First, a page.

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8.2: Monte Carlo Simulation

  • Page ID
    • Franz S. Hover & Michael S. Triantafyllou
    • Massachusetts Institute of Technology via MIT OpenCourseWare

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    Suppose that we make \(N\) simulations, each time drawing the needed random parameters \(x_i\) from a random number ”black box” (about which we will give more details in the next section). We define the high-level output of our system \(S\) to be \(g(\vec{x})\). For simplicity, we say that \(g(\vec{x})\) is a scalar. \(g(\vec{x})\) can be virtually any output of interest, for example: the value of one state at a given time after an impulsive input, or the integral over time of the trajectory of one of the outputs, with a given input. In what follows, we will drop the vector notation on \(x\) for clarity.

    Let the estimator \(G\) of \(g(x)\) be defined as

    \[ G = \dfrac{1}{N} \sum_{j=1}^{N} g(x_j). \]

    You may recognize this as a straight average. Indeed, taking the expectation on both sides,

    \[ E(G) = \dfrac{1}{N} \sum_{j=1}^{N} E(g(x_i)), \]

    it is clear that \(E(G) = E(g)\). At the same time, however, we do not know \(E(g)\); we calculate \(G\) understanding that with a very large number of trials, \(G\) should approach \(E(g)\). Now let’s look at the variance of the estimator. This conceptually results from an infinite number of estimator trials, each one of which involves \(N\) evaluations of \(g\) according to the above definition. It is important to keep in mind that such a variance involves samples of the estimator (each involving \(N\) evaluations) - not the underlying function \(g(x)\). We have

    \begin{align} \sigma^2 (G) \, &= \, \sigma^2 \left[ \dfrac{1}{N} \sum_{j=1}^N g(x_j) \right] \\[4pt] &= \, \dfrac{1}{N^2} \sigma^2 \left[ \sum_{j=1}^N g(x_j) \right] \\[4pt] &= \, \dfrac{1}{N^2} \sum_{j=1}^N \sigma^2 (g) \\[4pt] &= \, \dfrac{1}{N} \sigma^2 (g). \end{align}

    This relation is key. The first equality follows from the fact that \(\sigma^2 (nx) = n^2 \sigma^2 (x)\), if \(n\) is a constant. The second equality is true because \(\sigma^2 (x+y) = \sigma^2 (x) + \sigma^2 (y)\), where \(x\) and \(y\) are random variables. The major result is that \(\sigma^2 (G) = \sigma^2 (g)\) if only one-sample trials are considered, but that \(\sigma^2 (G) \rightarrow 0\) as \(N \rightarrow \infty\). Hence, with a large enough \(N\) we can indeed expect that our \(G\) will be very close to \(E(g)\).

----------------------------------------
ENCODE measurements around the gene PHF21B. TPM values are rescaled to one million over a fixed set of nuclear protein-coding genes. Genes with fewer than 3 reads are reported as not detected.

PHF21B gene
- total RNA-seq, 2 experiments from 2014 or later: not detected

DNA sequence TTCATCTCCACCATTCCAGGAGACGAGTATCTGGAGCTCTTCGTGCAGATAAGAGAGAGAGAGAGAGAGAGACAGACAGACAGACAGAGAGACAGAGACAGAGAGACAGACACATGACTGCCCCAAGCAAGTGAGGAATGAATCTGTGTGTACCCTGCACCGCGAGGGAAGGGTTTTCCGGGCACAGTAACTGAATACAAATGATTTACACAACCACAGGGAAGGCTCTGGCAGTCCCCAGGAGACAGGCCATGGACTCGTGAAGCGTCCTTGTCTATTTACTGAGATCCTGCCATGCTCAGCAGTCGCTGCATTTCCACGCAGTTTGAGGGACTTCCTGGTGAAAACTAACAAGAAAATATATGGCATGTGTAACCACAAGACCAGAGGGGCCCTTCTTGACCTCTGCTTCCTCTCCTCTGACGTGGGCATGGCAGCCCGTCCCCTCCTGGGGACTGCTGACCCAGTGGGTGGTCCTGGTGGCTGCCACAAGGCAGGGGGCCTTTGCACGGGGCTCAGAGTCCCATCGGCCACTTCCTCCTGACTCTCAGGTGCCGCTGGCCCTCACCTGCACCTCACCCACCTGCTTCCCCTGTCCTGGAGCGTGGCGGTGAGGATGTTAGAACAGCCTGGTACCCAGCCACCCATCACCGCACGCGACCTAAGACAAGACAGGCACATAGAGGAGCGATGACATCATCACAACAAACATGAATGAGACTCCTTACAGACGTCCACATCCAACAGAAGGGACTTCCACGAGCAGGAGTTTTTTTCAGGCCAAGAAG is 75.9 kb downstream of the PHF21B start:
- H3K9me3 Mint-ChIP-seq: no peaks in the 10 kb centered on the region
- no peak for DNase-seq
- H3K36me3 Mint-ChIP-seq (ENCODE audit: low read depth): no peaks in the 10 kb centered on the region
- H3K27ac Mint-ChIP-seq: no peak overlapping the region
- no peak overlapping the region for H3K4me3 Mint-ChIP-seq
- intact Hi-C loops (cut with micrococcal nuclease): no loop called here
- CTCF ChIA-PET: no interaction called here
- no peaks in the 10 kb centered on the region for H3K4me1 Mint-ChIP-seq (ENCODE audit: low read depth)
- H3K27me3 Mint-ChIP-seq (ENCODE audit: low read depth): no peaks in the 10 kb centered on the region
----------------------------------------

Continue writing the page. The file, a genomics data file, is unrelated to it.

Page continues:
Let us take this a bit further, to get an explicit estimate for the error in \(G\) as we go to large \(N\). Define a nondimensional estimator error

    \begin{align} q \, &= \, \dfrac{G - E(g)}{\sigma (G)} \\[4pt] &= \, \dfrac{(G - E(g)) \sqrt{N}}{\sigma (g)}, \end{align}

    where the second equality comes from the result above. We call the factor \(\sigma(g) / \sqrt{N}\) the standard error. Invoking the central limit theorem, which guarantees that the distribution of G becomes Gaussian for large enough N, we have

    \begin{align} \lim_{N \to \infty} \textrm{prob} (a<q<b) \, &= \, \int\limits_{a}^{b} \dfrac{1}{\sqrt {2 \pi}} e^{-t^2 / 2} \, dt \\[4pt] &= \, F(a) - F(b), \end{align}

    where \(F(x)\)is the cumulative probability function of the standard Gaussian variable:

    \[ F(a) = \int\limits_{- \infty}^{a} \dfrac{1}{\sqrt{2 \pi}} e^{-t^2 / 2} \, dt \]

    Looking up some values for \(F(x)\), we see that the nondimensional error is less than one in 68.3% of trials; it is less than two in 95.4% of trials, and less than three in 99.7% of trials. The 99.7% confidence interval corresponds with

    \begin{align} -3 \, &\leq \, (G - E(g)) \sqrt{N} / \sigma (g) \, \leq \, 3 \, \rightarrow \\[4pt] -3 \sigma (g) / \sqrt{N} \, &\leq \, \quad \quad \,\, G - E(g) \,\, \ \quad \quad \, \leq \, 3 \sigma (g) / \sqrt{N}. \end{align}

    In general, quadrupling the number of trials improves the error by a factor of two.

    So far we have been describing a single estimator \(G\), which recovers the mean. The mean, however, is in fact an integral over the random domain:

    \[ E(g) \, = \int\limits_{x \epsilon X} p(x) g(x) \, dx, \]

    where \(p(x)\) is the pdf of random variable \(x\). So the Monte Carlo estimator \(G\) is in fact an integrator:

    \[ G \, \simeq \int\limits_{x \epsilon X} p(x) g(x) \, dx. \]

    We can just as easily define estimators of statistical moments:

    \[ G_n \, = \, \dfrac{1}{N} \sum_{j=1}^{N} x_j^n g(x_j) \, \simeq \int\limits_{x \exists X} x^n p(x) g(x) \, dx, \]which will follow the same basic convergence trends of the mean estimator \(G\). These moments can be calculated all using the same \(N\) evaluations of \(g(x)\).

    The above equation gives another point of view to understand how the Monte Carlo approach works: the effect of the probability density function in the integral is replaced by the fact that random variables in MC are drawn from the same distribution. In other words, a high \(p(x)\) in a given area of the domain \(X\) amplifies \(g(x)\) there. MC does the same thing, because there are in fact more \(x\) drawn from this area, in making the \(N\) evaluations.

    This page titled 8.2: Monte Carlo Simulation is shared under a CC BY-NC-SA 4.0 license and was authored, remixed, and/or curated by Franz S. Hover & Michael S. Triantafyllou (MIT OpenCourseWare) via source content that was edited to the style and standards of the LibreTexts platform.